Music Notes for July 23, 2023

Text: John Cawood (1775-1852)
Tune: ST. FLAVIAN, English folk tune

Written about 1815 in 5 stanzas of 4 lines, and designated for use "After a Sermon". The text is stimulated by Jesus’ parable of the sower. It was reprinted in 1825 and from that date it has grown in importance as a congregational hymn, and its use has become extensive in all English-speaking countries. John Cawood published several prose works, but no volume of hymns or poems. His son says, "My father composed about thirteen hymns, which have one by one got into print, though never published by himself, or any one representing him.”

ST. FLAVIAN is an example of an English psalm tune that, like many Genevan Psalter tunes and German chorales, had its original rhythms smoothed out. It is an English tune that has been happily attached to numerous texts.

Offertory from Thirty-five Miniatures for Organ, #18 Flor Peeters (1903-1986)

This is another selection from Flor Peters’ collection of Thirty-five Miniatures for Organ.

His compositions include an organ method, various collections and recital pieces, and work for church use. His "Thirty-Five Miniatures" is perhaps his most popular collection of organ compositions.

Opening Voluntary: “Down Ampney (Hommage to RVW)” David Blackwell (1961)

To ready our hearts and minds for the service, I continue to offer quiet and gentle music to help us feel cool and comfortable in spite of some very hot weather. This is David Blackwell’s setting of DOWN AMPNEY, in which he uses introductory and accompanying material recalling the very pleasing style of last Sunday’s Opening Voluntary, Ralph Vaughn Williams’ “Rosemedre.” In addition, this tune, written for the text "Come Down, O Love Divine" was composed by Vaughn Williams and named DOWN AMPNEY in honor of his birthplace.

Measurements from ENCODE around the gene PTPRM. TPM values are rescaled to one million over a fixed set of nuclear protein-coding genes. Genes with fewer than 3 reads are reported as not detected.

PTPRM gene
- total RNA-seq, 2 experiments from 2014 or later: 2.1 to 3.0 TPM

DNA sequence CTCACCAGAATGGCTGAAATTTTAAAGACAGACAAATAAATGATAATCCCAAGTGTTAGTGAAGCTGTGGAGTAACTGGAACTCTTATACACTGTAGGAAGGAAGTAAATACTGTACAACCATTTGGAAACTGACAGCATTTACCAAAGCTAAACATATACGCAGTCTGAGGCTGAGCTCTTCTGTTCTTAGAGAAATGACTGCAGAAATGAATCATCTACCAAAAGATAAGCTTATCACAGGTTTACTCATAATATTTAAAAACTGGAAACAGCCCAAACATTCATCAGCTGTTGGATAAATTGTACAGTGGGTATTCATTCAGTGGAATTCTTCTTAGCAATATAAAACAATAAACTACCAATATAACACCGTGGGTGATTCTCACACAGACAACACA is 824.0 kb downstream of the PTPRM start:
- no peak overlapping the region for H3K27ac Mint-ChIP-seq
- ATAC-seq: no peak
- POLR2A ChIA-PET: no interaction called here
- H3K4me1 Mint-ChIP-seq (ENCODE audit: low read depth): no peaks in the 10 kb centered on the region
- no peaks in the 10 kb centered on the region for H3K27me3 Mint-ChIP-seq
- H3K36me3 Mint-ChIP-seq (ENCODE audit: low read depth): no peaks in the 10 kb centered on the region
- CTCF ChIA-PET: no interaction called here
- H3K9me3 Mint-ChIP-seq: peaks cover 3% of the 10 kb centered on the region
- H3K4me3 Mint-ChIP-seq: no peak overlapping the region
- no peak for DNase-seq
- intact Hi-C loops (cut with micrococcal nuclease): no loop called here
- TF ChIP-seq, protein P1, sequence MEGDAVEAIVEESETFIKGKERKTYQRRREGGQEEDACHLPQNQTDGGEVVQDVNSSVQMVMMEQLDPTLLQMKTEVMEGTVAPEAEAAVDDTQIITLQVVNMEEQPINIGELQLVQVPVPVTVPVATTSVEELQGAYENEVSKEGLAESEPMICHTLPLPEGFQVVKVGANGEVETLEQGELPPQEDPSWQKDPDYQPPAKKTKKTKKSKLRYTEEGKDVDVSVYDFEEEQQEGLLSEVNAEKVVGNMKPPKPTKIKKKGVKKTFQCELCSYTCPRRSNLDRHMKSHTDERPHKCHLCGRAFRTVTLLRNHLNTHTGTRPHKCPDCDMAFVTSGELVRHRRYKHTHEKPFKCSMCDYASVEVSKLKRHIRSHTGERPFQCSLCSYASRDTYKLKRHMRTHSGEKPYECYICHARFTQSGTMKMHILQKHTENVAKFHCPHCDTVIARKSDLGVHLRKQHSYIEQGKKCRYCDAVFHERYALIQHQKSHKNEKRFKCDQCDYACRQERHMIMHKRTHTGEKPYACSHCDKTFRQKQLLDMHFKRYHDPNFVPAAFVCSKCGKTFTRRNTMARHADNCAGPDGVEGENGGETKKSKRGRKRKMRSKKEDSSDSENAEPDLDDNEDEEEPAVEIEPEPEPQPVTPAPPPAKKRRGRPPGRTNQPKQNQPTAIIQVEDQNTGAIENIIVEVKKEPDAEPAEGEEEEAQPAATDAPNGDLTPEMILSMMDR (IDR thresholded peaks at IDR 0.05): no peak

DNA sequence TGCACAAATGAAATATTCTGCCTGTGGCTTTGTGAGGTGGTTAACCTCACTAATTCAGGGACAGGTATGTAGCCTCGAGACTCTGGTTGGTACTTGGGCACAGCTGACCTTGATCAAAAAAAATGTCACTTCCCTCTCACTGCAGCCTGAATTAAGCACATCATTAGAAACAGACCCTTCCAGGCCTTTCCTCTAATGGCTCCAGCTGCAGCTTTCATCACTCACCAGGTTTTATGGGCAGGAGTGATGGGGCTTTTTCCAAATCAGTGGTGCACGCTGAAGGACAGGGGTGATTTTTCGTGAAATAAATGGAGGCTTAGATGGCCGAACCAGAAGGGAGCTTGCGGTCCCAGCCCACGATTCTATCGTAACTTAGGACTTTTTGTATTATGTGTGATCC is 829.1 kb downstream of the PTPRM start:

Closing Voluntary: "We Are One in the Spirit" (St. Brendan’s)” by David Schelat (1955)

Also known as "They'll Know We Are Christians by Our Love," Peter Scholtes (1938–2009) wrote this hymn text and the hymn tune “St. Brendan’s” while he was a parish priest at St. Brendan's on the South Side of Chicago in the 1960s. The idea for the hymn was born when he was leading a youth choir and was looking for an appropriate song for a series of ecumenical, interracial events. When he couldn't find such a song, he wrote the now-famous hymn in a single day. His experiences at St. Brendan's, and in the Chicago Civil Rights movement, influenced him for the rest of his life.

David Schelat is Minister of Music at First & Central Presbyterian Church in Wilmington, Delaware. He has performed as organist, conductor, or composer for five regional conventions of the AGO, as well as for conferences of the Hymn Society in the United States and Canada, and National Association of Pastoral Musicians.